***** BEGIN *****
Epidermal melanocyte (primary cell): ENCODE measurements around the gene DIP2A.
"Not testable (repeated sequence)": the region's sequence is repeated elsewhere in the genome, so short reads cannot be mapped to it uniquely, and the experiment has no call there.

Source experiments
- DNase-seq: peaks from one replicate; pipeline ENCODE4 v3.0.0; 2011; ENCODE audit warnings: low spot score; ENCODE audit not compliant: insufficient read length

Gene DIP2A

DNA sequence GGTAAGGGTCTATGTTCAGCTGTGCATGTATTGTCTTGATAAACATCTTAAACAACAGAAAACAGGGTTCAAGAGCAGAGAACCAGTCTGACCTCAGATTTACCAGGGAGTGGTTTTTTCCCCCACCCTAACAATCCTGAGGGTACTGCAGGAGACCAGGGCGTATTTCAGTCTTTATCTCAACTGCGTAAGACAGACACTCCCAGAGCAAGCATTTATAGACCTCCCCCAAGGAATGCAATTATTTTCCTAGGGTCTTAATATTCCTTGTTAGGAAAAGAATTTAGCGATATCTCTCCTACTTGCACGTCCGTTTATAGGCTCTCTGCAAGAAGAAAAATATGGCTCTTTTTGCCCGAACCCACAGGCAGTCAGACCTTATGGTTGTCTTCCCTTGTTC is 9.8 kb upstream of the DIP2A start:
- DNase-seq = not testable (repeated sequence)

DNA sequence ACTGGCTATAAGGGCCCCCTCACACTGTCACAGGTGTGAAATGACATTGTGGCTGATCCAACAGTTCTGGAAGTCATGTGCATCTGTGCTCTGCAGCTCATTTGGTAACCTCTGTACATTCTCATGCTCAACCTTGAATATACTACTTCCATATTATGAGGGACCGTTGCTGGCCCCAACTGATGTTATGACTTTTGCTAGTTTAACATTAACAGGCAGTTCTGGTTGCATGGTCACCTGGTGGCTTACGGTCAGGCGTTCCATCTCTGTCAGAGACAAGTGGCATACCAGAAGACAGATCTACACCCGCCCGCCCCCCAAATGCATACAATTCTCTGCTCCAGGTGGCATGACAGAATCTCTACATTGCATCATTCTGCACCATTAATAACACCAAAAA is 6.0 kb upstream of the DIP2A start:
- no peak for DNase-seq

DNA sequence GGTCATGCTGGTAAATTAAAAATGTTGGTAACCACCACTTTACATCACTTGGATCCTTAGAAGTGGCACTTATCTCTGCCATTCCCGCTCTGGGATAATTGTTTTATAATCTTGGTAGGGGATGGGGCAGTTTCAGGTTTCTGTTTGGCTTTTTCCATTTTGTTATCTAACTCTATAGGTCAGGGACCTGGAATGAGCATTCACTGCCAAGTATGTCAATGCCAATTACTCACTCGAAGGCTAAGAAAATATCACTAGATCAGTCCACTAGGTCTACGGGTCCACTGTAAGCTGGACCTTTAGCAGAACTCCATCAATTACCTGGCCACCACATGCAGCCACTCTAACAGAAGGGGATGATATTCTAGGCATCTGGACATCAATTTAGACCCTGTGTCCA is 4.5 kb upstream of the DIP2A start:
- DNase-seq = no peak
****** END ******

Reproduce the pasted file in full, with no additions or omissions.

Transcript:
Epidermal melanocyte (primary cell): ENCODE measurements around the gene DIP2A.
"Not testable (repeated sequence)": the region's sequence is repeated elsewhere in the genome, so short reads cannot be mapped to it uniquely, and the experiment has no call there.

Source experiments
- DNase-seq: peaks from one replicate; pipeline ENCODE4 v3.0.0; 2011; ENCODE audit warnings: low spot score; ENCODE audit not compliant: insufficient read length

Gene DIP2A

DNA sequence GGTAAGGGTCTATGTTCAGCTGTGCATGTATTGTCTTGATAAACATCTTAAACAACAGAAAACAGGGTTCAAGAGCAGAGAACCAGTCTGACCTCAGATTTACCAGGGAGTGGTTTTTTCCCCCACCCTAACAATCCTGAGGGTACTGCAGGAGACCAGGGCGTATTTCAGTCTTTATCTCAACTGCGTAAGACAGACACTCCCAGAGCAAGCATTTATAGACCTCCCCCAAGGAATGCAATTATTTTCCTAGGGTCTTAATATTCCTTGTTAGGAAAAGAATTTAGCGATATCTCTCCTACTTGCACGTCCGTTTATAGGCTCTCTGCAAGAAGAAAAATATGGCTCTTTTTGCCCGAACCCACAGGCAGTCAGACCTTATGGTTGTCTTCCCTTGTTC is 9.8 kb upstream of the DIP2A start:
- DNase-seq = not testable (repeated sequence)

DNA sequence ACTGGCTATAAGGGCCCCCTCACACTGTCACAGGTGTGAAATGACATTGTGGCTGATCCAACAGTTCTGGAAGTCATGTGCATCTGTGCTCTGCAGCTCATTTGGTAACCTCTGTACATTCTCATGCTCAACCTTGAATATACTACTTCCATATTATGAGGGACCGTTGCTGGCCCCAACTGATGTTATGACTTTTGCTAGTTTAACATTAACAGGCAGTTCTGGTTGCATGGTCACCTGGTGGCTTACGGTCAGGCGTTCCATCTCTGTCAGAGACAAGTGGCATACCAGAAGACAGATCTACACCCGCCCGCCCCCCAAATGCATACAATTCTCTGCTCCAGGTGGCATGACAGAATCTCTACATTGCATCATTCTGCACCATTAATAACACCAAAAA is 6.0 kb upstream of the DIP2A start:
- no peak for DNase-seq

DNA sequence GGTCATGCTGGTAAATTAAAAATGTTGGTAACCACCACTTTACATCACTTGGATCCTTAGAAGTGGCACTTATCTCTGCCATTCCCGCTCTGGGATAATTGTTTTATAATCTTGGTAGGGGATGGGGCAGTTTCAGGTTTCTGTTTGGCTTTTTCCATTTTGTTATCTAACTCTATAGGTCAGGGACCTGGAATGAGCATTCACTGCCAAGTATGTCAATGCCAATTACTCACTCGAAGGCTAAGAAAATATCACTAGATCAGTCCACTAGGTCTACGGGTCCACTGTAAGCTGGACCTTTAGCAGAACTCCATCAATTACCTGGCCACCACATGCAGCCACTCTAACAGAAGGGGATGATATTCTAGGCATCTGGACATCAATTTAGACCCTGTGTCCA is 4.5 kb upstream of the DIP2A start:
- DNase-seq = no peak